Making a reliable, street-capable engine that produces record-breaking horsepower numbers is arguably one of the most difficult tasks that can be presented to an engine builder. One of the most grueling tests of machine and builder is the week long drag racing event know as Drag Week, an event that requires more than just trailering a vehicle across the Mid-West to compete at five different tracks over a five day period.
Steve Morris has been an industry authority on pushing the envelope and building top-tier Drag Week style, road-going, engines. Tom Bailey, is no stranger to this event, and his “Sick Second 2.0” 1969 Camaro is one of the many competitors that rely on the Steve Morris power.
In this YouTube video, we get a first glimpse of the engine that is a year in the making. A frightful billet twin-turbo’d 615-inch powerhouse that aims to break down the 5-second average wall at this year’s Drag Week. During the initial dyno testing, we get an inside look at the potential of this combination as it tips the scales with an impressive 2,959 hp and 1,973 lb-ft of torque at a mere 20 pounds of boost.
“This new motor is on track to make 1,000 horsepower more than the original big-block that propelled Bailey’s car into the 3.90’s,” Morris stated.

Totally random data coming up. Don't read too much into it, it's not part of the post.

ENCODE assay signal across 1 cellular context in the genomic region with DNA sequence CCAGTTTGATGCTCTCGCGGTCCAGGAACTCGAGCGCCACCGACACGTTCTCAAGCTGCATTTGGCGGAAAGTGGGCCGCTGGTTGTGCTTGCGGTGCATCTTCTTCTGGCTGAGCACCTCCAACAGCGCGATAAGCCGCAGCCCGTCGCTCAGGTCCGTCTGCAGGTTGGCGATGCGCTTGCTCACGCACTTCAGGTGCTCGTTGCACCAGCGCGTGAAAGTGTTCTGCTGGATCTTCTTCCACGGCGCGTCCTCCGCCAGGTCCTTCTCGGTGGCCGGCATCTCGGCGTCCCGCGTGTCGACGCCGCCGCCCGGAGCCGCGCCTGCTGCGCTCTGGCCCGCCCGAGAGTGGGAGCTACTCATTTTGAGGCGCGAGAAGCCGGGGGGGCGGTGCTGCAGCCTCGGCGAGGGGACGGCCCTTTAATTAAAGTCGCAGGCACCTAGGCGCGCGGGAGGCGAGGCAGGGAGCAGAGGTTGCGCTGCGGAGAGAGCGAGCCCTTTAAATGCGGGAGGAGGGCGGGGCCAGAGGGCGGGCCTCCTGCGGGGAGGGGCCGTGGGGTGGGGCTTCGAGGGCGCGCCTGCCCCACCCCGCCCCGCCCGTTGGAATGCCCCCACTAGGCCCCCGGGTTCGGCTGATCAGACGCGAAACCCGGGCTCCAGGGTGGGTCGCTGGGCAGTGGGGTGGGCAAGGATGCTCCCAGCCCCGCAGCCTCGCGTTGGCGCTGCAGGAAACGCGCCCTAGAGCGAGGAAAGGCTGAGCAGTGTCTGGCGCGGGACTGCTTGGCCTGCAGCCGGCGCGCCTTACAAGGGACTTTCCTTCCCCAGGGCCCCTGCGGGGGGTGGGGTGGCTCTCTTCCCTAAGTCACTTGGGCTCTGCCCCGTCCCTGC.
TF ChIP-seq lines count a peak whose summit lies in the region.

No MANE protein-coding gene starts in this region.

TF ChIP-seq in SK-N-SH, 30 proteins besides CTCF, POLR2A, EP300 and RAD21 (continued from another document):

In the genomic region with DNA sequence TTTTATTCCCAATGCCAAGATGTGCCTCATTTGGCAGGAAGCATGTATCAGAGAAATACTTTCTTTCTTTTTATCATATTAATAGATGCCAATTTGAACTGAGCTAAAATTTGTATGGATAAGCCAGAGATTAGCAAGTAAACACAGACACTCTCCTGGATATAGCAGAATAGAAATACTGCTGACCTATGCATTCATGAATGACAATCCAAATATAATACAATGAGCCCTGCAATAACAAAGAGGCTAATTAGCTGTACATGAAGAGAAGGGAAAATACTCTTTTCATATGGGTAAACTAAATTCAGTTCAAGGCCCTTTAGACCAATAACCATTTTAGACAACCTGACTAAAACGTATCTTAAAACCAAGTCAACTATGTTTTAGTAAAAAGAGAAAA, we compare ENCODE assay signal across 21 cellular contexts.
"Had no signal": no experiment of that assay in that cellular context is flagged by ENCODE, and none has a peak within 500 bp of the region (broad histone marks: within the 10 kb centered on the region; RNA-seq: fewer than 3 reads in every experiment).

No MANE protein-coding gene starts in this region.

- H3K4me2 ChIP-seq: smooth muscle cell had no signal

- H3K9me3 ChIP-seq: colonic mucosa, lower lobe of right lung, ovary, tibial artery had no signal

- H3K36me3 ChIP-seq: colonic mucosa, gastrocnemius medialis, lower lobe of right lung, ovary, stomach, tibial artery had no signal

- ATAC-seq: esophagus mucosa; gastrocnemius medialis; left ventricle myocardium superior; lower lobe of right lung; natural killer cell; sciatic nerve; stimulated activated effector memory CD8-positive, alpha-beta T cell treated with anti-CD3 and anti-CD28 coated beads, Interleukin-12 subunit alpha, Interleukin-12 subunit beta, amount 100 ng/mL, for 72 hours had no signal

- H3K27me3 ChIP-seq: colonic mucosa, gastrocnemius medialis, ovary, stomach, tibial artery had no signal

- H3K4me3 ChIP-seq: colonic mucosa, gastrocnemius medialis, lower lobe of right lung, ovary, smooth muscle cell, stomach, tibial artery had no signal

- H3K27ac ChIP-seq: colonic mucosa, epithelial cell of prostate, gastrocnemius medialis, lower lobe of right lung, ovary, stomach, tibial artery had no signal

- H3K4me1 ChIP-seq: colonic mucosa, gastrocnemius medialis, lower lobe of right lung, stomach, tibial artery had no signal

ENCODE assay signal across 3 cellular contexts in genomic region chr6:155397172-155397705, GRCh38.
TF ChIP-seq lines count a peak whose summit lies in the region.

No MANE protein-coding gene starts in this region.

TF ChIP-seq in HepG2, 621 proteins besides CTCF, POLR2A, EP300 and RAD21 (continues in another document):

This new 615ci engine features a 5-inch bore spacing that helps accommodate coolant system based cylinder gaskets. A set of standard type fuel injectors handle the street driving of this engine, with 16 screw-in Billet Atomizers managing the 1/4-mile fuel requirements, all of which are controlled by a Holley EFI Dominator. Other killer portions of this setup include a set of 94 mm Precision turbos, Peterson dry sump oiling system, Crower billet crank and titanium connecting rods, and custom Diamond pistons.
After clinching last years Unlimited class average, Bailey was in need of a more robust engine combination to continue his winning streak. According to Steve Morris himself, the cast-iron big-block Chevy was not able to hold up to the 100-degree street driving reliably coupled with 3,500 horsepower demands of each pass down the track. The solution was scrapping the cast iron approach and going all billet.
“The hardest portion of this build has been entirely water jacketing the engine. There is only so much you can accomplish with cast parts before you start breaking things left and right,” Morris shared with us. “The market doesn’t supply fully CNC’d cylinder heads and blocks that have water jackets, so this particular engine required a lot of one-off design. Thankfully, we were able to get a set of heads designed and machined by CFE and a custom LSM block with the addition of the cooling passages this build needed.”
It is astonishing what kind of advancements the racing world has bred, and the impact it has on the community. Five years ago, we would’ve guessed that an engine making over 4,000 horsepower wouldn’t be able to make a 1,200-mile trek and blast down the 1/4-mile in less than 6-seconds. It is an accomplishment that shouldn’t be taken lightly. We look forward to seeing the kind of power Bailey and Morris can pump out of this new engine and how it performs under pressure at this year’s Drag Week.